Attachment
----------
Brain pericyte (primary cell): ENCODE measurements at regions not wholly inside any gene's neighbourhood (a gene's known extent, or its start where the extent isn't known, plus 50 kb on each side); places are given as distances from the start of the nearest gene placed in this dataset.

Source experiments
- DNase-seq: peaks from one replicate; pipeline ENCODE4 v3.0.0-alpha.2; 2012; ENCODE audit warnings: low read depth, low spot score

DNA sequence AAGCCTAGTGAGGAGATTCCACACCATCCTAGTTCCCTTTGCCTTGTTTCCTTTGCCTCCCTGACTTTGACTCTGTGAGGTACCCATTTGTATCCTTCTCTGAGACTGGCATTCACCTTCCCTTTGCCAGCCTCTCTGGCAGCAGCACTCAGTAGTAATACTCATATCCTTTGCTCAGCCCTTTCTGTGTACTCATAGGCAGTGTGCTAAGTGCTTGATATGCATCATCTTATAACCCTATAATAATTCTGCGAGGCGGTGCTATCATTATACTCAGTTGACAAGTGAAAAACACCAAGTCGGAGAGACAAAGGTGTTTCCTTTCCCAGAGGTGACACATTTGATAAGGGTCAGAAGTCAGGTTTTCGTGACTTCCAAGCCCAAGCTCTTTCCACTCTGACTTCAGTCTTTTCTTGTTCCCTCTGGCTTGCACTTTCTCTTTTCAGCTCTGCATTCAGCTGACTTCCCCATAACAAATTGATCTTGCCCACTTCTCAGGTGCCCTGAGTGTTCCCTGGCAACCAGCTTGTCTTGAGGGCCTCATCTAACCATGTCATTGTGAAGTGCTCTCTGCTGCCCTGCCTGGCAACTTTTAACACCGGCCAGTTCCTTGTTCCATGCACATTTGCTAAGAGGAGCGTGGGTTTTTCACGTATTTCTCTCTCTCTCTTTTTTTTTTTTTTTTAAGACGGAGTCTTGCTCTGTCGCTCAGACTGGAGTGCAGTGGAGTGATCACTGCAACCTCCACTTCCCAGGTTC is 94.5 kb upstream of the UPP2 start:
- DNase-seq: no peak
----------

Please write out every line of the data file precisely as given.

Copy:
Brain pericyte (primary cell): ENCODE measurements at regions not wholly inside any gene's neighbourhood (a gene's known extent, or its start where the extent isn't known, plus 50 kb on each side); places are given as distances from the start of the nearest gene placed in this dataset.

Source experiments
- DNase-seq: peaks from one replicate; pipeline ENCODE4 v3.0.0-alpha.2; 2012; ENCODE audit warnings: low read depth, low spot score

DNA sequence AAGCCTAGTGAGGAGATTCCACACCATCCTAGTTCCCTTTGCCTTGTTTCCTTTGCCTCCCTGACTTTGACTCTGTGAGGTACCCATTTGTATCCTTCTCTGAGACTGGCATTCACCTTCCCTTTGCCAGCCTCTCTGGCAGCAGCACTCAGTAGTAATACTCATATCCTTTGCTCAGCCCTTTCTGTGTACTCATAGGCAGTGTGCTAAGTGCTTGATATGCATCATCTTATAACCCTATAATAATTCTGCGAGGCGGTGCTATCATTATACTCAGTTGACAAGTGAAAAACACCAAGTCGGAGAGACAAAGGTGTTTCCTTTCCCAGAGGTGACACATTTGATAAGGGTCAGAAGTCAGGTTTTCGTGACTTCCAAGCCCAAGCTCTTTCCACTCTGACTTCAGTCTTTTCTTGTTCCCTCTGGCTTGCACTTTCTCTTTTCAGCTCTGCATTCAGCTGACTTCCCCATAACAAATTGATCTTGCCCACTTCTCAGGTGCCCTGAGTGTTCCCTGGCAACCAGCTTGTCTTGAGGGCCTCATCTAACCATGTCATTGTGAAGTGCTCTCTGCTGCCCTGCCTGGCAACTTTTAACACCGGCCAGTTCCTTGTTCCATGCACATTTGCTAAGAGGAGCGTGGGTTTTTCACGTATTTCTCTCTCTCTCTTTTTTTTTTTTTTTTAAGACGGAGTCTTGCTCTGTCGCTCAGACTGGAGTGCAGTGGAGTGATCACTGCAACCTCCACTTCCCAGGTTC is 94.5 kb upstream of the UPP2 start:
- DNase-seq: no peak